PI Name: Rajini Rao
Number of Years in BCMB: 18
Model System(s): Initially yeast, more recently mammalian cell culture using whatever tissues are relevant, mice
Research Area: The regulation and induction of ion transport and the physiological roles of various ion transporters
Brandie Cross- BCMB student
Annie Hack- CMM student
Kalyan Kondapalli- postdoctoral fellow
Jose P. Llongueras- post bac student
Cassie Patenaude- BCMB student
Hari Prasad- CMM student
Interview with Rajini Rao:
BCMBNews (BN): How do you like the Department of Physiology?
Rajini Rao (RR): I actually didn’t do a lot of physiology when I first came, but I find that we do now with looking at neurological disorders or hypertension. So I think we’re really influenced by our environment. When I came here, you know… physiology sounded very vague to me because I was more interested in the nitty gritty of little molecules, looking at them as molecular machines. But now I think I have more of an appreciation for what happens at the level of the organism if such a protein is not functioning properly.
BN: How would you describe the work environment in your lab?
RR: I really give them a free rein; let them figure [things] out. I have an open door policy, and since I’m rarely in the lab I encourage them to come talk to me and then I help them troubleshoot and so on. A lot of the results in the lab come from serendipity. There’s a broad direction for the lab, but I think within that broad definition students can take it where they want to go… play to their individual strengths.
BN: What do you all do for fun?
RR: We have a soccer ball in the lab, so often we go down to the courtyard every once in a while and shoot. I’ve had cooking classes in my home on Sundays, and I should really do it more often.
BN: What results have you had that have excited you recently?
RR: So we’re working on this new Na+/H+ exchanger of a different subtype. We got it working in yeast very easily, but for some reason we could simply never get it to function in mammalian cells. It’s a human gene, so that’s odd because if it can function in yeast then that means it has everything it needs. And we weren’t the only ones- there were a bunch of other labs that were trying to get some function out of this, because it’s expressed very ubiquitously in our tissues. So we started to think: when we put it in yeast they become very salt tolerant… in high salt media, because it’s a transporter it can throw the sodium out- that’s how [yeast] continues to grow. So we took mammalian cells that were transfected with this gene and asked if they were salt tolerant. Sure enough, the mammalian cells also got very salt resistant. And it made us realize that it was actually working like a pump, whereas an exchanger should simply equilibrate the ion on both sides. And those got us thinking to what it was doing in yeast, [which was harnessing] a proton gradient. And when we looked in mammalian cells, even though in mammalian cells active transport is thought to be coupled to a sodium gradient, it turned out that there are proton gradients at the plasma membrane of mammalian cells too. We’re actually showing that it’s coupled to the vacuolar ATPase at the plasma membrane of kidney epithelium. So here is an example of results from the yeast model directing informing our studies in mammalian cells.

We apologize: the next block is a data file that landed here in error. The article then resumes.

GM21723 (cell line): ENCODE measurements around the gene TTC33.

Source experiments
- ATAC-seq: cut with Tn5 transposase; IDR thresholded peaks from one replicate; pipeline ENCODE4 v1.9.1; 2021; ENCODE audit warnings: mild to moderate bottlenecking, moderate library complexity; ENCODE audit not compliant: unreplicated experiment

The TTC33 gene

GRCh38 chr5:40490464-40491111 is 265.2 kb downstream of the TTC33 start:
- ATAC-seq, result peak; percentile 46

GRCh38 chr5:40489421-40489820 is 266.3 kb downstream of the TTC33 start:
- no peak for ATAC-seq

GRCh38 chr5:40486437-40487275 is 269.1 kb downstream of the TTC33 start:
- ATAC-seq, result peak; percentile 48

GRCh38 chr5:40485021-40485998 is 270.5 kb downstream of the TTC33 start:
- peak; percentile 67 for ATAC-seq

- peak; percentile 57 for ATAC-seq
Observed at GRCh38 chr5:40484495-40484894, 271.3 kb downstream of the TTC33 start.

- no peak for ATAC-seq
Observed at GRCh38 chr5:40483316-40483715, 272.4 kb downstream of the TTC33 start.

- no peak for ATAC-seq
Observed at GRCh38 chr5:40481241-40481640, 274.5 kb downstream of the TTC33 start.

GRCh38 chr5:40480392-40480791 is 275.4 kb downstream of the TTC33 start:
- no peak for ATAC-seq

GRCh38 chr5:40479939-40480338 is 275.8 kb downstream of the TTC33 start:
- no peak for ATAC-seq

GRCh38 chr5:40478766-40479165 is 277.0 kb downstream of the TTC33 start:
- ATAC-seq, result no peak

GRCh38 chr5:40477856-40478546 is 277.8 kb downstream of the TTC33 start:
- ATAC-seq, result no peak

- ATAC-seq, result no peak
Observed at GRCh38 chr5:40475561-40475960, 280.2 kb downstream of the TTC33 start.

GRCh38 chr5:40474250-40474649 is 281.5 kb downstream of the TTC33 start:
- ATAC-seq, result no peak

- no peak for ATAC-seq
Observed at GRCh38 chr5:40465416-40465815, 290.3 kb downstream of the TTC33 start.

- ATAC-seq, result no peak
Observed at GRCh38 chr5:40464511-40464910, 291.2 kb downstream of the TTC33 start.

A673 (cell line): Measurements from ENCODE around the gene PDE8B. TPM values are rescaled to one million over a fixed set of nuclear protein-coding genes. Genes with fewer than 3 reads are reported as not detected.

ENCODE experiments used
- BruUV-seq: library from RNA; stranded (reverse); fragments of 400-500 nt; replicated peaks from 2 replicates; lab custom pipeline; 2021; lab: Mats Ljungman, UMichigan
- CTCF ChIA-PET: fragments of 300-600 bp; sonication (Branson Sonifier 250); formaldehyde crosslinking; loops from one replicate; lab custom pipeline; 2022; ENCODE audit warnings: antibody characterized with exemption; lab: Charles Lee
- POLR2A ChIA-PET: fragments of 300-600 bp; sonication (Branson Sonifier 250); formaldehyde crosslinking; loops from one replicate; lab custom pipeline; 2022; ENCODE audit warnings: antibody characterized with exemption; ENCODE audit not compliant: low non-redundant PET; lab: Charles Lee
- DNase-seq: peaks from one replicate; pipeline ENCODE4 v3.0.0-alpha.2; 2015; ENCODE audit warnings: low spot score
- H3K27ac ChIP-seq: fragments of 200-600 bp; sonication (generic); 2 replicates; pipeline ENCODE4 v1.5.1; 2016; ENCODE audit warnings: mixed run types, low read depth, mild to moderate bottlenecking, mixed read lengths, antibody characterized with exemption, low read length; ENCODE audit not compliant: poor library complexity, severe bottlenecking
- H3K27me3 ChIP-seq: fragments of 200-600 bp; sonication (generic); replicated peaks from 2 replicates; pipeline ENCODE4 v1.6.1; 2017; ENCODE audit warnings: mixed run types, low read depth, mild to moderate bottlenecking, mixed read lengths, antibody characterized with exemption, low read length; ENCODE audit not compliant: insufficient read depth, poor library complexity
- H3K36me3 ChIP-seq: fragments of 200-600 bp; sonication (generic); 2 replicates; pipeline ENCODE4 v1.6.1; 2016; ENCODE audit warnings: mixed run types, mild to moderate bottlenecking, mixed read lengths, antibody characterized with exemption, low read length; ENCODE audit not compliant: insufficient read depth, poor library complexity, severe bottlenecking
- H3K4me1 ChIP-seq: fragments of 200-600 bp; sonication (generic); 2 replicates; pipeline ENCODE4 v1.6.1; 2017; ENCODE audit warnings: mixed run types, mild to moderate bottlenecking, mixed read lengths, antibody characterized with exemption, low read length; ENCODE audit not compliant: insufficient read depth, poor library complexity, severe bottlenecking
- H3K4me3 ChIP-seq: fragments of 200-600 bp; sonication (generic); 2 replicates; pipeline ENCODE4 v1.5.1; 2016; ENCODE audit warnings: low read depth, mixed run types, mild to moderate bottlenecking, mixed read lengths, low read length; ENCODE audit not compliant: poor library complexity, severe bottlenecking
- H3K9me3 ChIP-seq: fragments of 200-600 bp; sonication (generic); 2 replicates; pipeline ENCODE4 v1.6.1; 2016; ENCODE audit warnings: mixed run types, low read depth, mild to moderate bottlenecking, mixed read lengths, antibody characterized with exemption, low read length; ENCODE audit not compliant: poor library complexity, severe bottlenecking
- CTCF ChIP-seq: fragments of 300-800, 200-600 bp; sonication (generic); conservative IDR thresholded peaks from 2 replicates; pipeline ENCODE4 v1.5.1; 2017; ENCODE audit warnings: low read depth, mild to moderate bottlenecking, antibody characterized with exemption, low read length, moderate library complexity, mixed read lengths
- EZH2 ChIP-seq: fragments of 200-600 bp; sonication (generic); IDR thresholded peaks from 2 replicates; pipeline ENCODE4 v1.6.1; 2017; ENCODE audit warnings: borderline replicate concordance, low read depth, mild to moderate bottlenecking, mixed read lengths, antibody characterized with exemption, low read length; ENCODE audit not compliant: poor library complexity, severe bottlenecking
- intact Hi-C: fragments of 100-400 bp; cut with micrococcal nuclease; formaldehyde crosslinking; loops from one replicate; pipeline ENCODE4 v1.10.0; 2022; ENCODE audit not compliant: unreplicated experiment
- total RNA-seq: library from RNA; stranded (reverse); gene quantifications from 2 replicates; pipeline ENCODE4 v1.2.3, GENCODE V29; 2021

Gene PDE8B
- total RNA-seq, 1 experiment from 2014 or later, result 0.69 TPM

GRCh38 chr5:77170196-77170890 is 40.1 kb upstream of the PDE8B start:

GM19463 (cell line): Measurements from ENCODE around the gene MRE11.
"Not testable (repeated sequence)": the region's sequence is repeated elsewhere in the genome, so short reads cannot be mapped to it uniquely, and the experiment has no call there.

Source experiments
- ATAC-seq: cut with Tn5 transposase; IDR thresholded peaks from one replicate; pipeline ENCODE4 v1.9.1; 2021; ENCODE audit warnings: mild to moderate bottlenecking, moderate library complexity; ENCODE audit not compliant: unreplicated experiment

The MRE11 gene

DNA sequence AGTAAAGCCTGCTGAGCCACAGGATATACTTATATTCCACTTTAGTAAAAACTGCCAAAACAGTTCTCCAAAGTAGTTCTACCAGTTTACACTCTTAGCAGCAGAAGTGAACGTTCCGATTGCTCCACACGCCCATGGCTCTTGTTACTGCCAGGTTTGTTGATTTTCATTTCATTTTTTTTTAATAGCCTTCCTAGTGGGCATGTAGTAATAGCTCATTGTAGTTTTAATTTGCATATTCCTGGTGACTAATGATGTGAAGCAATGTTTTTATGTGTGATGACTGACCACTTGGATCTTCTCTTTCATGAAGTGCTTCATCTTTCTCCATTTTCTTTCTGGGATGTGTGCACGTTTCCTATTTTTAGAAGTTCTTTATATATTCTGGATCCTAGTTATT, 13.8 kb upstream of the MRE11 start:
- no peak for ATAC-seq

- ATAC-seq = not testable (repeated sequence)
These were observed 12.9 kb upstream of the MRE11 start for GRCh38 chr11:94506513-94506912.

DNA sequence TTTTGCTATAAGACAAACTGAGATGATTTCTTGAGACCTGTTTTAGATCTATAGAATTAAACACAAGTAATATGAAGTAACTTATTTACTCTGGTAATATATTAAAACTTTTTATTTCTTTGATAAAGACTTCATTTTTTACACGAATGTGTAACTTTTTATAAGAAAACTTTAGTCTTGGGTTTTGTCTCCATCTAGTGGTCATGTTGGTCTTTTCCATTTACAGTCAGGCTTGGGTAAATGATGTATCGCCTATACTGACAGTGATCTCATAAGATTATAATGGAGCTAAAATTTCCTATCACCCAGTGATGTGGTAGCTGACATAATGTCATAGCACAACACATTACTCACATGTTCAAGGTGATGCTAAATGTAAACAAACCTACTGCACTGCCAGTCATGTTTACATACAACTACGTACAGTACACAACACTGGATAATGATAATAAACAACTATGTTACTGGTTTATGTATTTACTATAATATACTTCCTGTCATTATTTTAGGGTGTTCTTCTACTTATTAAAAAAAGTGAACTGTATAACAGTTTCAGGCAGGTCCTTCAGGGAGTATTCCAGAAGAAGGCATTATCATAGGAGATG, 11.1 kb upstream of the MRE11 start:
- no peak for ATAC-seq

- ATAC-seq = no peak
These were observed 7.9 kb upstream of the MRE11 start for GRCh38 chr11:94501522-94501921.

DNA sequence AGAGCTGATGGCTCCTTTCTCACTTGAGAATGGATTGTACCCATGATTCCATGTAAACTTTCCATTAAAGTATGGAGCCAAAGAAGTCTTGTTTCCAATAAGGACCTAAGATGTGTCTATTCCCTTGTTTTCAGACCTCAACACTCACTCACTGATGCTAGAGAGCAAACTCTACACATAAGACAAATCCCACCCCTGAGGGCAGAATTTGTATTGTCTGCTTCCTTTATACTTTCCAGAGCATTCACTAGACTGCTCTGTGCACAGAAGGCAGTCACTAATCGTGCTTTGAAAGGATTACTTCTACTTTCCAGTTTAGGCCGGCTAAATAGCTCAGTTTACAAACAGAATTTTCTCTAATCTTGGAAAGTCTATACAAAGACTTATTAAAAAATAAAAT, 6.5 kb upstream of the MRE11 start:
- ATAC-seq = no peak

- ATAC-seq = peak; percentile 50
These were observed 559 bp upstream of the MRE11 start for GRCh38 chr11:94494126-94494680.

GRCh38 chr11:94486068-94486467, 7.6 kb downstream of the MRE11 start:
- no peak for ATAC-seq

BN: Where do you see your research going in the next 5 years?
RR: I think we’d like to get more into mouse models. We’d like to [make transgenics]… to do more behavioral studies depending on the types of genes we look at and the types of diseases they’re implicated in.
BN: Anything for the BCMB community?
RR: I think it’s been a very long lasting relationship with BCMB. I’ve always felt that BCMB is a home for me.